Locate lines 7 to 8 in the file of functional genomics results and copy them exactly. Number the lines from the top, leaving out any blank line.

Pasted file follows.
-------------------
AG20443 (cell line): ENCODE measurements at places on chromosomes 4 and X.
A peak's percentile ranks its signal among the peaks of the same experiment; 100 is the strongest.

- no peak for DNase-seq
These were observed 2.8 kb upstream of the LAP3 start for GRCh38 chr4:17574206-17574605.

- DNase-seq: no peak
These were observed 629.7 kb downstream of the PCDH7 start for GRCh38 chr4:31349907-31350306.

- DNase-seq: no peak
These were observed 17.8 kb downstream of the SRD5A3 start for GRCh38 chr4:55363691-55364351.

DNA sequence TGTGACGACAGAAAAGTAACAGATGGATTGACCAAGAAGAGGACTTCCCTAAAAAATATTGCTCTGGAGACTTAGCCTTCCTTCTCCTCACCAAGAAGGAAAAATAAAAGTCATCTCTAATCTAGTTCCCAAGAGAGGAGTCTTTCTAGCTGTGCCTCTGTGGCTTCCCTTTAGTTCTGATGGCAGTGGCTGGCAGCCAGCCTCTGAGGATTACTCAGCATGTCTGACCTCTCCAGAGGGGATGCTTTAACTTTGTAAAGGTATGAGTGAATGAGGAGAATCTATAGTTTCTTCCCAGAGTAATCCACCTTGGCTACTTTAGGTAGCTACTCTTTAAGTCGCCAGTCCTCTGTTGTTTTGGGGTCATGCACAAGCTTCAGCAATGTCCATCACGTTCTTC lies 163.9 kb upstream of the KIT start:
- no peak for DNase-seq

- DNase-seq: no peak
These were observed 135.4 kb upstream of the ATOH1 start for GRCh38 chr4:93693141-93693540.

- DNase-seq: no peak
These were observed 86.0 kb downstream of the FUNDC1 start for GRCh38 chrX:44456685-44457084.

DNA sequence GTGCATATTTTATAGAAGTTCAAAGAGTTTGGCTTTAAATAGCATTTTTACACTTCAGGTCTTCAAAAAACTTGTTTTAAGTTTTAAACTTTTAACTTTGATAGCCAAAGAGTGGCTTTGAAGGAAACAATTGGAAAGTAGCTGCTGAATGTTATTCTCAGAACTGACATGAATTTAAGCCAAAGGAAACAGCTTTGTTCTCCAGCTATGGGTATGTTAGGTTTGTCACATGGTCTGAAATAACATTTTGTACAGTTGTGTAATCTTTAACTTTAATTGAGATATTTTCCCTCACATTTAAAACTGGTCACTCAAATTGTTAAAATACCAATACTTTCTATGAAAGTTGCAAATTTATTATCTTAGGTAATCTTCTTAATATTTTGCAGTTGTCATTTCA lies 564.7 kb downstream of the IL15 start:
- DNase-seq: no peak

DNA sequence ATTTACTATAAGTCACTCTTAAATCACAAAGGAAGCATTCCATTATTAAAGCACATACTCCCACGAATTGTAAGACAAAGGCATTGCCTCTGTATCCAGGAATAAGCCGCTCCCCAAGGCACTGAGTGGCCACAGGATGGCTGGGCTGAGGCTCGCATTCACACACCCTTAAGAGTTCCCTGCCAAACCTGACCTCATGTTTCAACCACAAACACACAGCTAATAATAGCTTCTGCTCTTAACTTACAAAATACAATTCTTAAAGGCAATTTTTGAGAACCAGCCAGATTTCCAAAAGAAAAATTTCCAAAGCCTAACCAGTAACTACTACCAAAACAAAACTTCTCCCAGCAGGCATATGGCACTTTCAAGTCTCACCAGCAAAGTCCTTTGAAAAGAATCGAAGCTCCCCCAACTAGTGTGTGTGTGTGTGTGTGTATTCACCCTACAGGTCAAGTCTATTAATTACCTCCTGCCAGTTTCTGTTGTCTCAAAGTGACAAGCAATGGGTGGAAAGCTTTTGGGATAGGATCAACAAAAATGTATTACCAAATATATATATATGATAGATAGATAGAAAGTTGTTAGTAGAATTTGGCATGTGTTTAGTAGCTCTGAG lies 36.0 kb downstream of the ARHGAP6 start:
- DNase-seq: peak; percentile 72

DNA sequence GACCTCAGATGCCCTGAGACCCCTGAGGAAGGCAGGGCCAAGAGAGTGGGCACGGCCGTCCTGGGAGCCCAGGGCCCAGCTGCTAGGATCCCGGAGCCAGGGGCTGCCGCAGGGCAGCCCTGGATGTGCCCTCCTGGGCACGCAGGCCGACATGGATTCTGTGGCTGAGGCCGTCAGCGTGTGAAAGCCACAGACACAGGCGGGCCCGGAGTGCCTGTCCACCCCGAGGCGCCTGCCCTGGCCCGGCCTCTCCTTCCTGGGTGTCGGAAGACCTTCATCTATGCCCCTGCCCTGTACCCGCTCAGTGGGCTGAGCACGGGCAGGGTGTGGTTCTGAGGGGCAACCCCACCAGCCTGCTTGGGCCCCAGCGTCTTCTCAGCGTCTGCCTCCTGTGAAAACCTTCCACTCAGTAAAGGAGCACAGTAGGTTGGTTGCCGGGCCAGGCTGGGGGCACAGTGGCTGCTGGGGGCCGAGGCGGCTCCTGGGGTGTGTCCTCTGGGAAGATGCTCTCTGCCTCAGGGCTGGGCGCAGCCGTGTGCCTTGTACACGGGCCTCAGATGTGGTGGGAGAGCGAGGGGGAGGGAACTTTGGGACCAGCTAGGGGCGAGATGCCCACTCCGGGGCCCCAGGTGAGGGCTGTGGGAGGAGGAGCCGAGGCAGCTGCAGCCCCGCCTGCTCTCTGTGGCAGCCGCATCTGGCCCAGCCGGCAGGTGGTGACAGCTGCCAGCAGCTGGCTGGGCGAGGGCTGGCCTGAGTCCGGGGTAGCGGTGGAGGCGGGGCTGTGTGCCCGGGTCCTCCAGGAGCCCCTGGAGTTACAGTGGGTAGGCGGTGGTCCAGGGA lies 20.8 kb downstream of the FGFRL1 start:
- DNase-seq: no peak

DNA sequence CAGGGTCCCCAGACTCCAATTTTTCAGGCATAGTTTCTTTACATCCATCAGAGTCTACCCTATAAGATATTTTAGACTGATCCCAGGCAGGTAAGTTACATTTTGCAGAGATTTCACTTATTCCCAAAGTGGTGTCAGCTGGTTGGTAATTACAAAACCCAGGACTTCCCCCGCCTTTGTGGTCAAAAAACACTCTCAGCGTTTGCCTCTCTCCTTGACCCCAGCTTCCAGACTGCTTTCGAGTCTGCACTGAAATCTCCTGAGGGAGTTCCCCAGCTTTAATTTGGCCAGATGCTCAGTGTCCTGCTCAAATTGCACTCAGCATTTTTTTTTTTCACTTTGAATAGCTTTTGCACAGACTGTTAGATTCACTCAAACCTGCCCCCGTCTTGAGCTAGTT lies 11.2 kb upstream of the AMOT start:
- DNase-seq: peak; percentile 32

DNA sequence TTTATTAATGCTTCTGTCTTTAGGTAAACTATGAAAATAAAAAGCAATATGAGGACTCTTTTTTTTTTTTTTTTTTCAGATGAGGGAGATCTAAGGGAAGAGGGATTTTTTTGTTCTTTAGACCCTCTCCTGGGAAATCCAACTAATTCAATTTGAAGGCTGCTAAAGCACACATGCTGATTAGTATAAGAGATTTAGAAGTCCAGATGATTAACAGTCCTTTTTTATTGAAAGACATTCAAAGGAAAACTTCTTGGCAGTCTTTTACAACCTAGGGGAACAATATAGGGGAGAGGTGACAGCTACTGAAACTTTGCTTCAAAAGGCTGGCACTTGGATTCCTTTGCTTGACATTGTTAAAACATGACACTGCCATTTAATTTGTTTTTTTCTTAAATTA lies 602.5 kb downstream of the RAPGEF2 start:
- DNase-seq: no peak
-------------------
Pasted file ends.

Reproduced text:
- DNase-seq: no peak
These were observed 17.8 kb downstream of the SRD5A3 start for GRCh38 chr4:55363691-55364351.